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Choosing the right Rise and Recline chair is important if you are to avoid wasting your money.
Rise and Recline chairs are designed not only to help you put your feet up, recline gently for a snooze but they also raise up to assist you in getting out of the chair. Rise and Recline chairs start as low as £495 in our shop up to over £1000 and so it is important to make the right decision.
Care100 specialise in Rise and Recline chairs and have a large selection in their shop for customers to try. Kate said “There are many important considerations when buying a rise and recline chair and getting good advice is crucial. Many people also don’t know that if you have a long term chronic condition or disability, you don’t pay VAT on these chairs”
Care100 has it’s own criteria for supplying rise and recline chairs and if you follow this advice, your purchase should be suited to your needs and will provide many comfortable hours.
To be comfortable, a chair needs to give you support where you need it. When you are buying a chair, give yourself time to sit in it for as long as possible. In the right chair
- you should be able to sit with your bottom right at the back of the seat and your feet flat on the floor
- your thighs should be level and your lower legs straight up and down
- you should be able to get two fingers between your knees and the seat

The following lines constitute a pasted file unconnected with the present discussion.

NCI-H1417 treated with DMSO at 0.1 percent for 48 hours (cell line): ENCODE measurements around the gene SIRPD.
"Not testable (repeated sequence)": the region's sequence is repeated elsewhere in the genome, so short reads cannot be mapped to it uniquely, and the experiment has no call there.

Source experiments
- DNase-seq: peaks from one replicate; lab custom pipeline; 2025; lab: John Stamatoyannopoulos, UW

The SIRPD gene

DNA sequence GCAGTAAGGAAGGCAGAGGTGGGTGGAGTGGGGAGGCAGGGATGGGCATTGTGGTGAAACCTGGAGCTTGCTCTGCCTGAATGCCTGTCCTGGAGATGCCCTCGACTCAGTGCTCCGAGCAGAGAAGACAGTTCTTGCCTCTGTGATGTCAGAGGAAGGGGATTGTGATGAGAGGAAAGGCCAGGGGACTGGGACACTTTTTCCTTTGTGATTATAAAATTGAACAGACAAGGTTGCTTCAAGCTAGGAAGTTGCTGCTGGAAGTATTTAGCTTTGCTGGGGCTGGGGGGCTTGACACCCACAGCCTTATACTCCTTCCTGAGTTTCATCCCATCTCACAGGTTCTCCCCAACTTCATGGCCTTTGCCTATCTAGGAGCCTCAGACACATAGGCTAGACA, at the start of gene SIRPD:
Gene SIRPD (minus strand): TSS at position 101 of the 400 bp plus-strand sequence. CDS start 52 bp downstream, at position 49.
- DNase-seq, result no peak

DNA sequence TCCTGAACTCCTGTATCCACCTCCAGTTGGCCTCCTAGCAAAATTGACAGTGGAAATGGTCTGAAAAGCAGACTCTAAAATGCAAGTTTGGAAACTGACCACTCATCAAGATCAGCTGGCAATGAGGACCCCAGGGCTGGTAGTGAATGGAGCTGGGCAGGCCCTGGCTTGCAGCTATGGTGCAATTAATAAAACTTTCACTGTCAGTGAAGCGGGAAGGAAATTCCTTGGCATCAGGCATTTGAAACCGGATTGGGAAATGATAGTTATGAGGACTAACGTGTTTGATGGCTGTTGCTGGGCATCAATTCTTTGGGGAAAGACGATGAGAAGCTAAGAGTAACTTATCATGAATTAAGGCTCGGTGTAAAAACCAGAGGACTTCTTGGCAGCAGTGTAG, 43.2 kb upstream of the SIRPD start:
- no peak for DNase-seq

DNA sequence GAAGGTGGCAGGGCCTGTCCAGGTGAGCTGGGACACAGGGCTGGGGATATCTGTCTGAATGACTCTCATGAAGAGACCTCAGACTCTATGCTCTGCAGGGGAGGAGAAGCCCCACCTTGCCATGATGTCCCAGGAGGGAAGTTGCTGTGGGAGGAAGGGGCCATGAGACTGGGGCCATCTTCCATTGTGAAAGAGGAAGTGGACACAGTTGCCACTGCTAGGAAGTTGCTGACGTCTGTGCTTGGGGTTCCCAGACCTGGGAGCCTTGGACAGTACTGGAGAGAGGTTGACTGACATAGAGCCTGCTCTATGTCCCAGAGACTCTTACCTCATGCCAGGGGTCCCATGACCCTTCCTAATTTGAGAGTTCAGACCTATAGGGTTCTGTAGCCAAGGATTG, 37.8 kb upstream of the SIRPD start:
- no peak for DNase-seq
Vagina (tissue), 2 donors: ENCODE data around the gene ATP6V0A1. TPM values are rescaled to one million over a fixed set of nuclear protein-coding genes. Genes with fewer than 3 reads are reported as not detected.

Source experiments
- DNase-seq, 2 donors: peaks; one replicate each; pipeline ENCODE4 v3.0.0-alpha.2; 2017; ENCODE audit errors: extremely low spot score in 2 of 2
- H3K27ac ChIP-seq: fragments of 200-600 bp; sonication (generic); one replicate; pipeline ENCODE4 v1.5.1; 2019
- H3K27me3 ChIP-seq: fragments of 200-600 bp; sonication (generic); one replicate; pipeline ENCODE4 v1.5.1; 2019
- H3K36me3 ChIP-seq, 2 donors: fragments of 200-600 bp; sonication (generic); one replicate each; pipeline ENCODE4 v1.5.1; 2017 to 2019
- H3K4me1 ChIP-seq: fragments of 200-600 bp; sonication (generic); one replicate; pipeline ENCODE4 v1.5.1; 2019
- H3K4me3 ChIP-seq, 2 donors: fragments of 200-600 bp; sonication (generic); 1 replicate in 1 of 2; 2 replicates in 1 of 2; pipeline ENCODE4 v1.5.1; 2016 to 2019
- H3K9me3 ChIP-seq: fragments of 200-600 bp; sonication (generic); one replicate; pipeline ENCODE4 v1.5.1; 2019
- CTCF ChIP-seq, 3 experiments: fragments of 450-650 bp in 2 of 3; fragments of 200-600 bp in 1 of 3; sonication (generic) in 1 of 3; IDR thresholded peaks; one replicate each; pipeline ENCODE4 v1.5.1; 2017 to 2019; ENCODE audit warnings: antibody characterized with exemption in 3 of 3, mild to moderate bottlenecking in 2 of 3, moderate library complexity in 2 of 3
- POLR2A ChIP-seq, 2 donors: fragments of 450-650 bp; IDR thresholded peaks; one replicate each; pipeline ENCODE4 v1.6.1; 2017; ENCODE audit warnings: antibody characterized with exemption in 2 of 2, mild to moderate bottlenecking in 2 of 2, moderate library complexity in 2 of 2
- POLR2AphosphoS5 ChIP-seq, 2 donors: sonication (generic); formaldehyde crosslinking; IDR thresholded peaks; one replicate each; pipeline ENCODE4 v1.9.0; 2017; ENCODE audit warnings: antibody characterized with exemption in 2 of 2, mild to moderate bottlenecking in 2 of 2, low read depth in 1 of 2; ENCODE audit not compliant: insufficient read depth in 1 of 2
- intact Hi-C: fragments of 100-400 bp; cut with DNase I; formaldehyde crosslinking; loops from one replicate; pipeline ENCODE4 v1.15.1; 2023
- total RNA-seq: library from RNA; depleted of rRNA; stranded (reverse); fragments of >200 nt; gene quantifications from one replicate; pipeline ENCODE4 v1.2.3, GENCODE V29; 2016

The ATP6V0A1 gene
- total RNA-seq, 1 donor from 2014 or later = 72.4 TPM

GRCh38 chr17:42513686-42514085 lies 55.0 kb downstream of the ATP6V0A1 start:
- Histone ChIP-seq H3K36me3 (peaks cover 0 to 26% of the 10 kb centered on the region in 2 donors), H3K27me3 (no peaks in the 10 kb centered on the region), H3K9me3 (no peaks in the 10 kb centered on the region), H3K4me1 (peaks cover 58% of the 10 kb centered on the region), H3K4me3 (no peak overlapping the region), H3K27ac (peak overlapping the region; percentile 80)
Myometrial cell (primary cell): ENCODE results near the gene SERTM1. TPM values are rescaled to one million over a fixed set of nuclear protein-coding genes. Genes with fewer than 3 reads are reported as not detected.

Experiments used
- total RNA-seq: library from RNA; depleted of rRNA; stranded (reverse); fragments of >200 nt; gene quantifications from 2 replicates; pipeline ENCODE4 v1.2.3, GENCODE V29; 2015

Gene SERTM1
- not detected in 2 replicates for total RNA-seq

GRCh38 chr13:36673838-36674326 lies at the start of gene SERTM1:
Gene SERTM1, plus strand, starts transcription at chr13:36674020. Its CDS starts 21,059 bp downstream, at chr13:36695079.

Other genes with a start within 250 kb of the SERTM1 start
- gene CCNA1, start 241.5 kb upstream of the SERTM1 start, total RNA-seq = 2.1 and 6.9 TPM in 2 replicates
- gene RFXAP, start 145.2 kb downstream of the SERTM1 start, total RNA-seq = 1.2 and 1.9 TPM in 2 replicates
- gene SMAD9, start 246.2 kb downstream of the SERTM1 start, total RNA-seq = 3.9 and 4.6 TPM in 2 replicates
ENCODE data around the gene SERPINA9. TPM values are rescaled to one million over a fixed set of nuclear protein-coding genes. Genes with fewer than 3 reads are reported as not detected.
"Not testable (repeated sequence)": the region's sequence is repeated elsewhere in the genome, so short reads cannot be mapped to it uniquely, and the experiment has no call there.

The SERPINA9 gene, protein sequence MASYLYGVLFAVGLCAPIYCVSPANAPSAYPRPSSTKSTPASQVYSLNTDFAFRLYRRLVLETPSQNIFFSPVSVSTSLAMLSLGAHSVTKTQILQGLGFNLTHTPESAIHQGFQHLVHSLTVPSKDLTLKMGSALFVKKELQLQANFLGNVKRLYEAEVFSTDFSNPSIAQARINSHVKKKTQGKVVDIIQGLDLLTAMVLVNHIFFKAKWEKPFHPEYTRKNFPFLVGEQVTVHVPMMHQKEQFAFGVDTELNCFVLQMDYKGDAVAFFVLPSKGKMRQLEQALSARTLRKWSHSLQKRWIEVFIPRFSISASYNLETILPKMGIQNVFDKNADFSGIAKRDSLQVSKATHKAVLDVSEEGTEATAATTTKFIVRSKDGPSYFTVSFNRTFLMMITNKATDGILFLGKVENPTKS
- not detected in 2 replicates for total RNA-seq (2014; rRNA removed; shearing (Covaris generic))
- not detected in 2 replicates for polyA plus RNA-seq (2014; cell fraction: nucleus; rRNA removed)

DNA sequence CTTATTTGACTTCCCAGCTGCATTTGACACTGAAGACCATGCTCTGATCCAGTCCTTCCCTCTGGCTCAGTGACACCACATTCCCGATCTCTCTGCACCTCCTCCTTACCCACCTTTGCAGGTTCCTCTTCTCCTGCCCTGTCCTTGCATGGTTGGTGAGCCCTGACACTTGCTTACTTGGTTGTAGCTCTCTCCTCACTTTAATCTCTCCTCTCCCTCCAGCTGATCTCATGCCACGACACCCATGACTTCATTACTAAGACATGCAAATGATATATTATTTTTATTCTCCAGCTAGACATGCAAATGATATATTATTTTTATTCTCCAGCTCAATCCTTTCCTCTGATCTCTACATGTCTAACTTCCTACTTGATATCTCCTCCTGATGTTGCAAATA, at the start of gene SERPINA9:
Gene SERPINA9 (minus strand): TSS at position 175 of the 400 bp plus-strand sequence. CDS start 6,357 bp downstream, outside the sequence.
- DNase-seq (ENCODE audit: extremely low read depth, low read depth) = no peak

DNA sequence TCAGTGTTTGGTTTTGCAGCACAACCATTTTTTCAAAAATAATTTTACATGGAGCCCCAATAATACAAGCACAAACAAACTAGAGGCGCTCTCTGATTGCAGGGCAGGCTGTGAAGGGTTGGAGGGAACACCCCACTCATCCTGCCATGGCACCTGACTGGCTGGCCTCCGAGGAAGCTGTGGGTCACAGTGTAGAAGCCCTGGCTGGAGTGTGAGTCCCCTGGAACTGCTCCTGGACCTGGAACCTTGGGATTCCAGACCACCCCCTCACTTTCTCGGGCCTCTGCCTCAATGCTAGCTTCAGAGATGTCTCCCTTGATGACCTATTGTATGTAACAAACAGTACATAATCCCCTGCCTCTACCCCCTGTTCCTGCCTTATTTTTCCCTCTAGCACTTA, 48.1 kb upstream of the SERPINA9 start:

- the seat should be wide enough to fit you but not so wide that it doesn’t offer you any support
If you are buying a rise and recline chair for someone who is unable to visit the shop, any reputable supplier should be able to show you how to take accurate measurements to ensure a comfortable fit.
Single or Dual Motor
A single motor will lift your feet up and then gently recline the back. On a chair with a dual motor, the footrest and the back are operated by 2 different motors and will give you more choices of sitting positions. The dual motor chairs also recline much further and may be more suitable for someone who sleeps in the chair. However, the single motor chairs usually only have 2 buttons (up and down) and the dual motor can have 4 or 5 buttons. Consider carefully the person who will be using the chair. Would it be easier for them with only a choice of ‘up’ and ‘down’ or will they manage 5 buttons?
Positioning in the room
The chair will need an electrical socket (without trailing wires across the room) and also space for the chair to recline. The chair must not touch the wall as it is reclining as this will burn the motor out. Always check the measurement of the chair you are considering to see if it will fit into the allocated space. If there is not enough room for the chair to recline, ask about a wallhugger. These can usually be placed within 6 or 8 inches of the wall as the mechanism is slightly different.
To use a rise and recline chair safely, it is important to be honest about your health. This type of chair may not be suitable for someone who is easily confused or someone who cannot weight bear on their legs. However, if the controls are used by carers, these chairs can be of great help in moving someone with limited mobility. If in doubt, ask for an assessment by an occupational therapist
Kate has a wide selection of rise and recline chairs in her showroom. They offer expert advice and fast delivery of your chosen chair. Customers are welcome to come and try the chairs for as long as they like. If you are buying a chair for someone who is unable to come to the shop, they will come to your house to get the correct measurements and advise on the chairs available.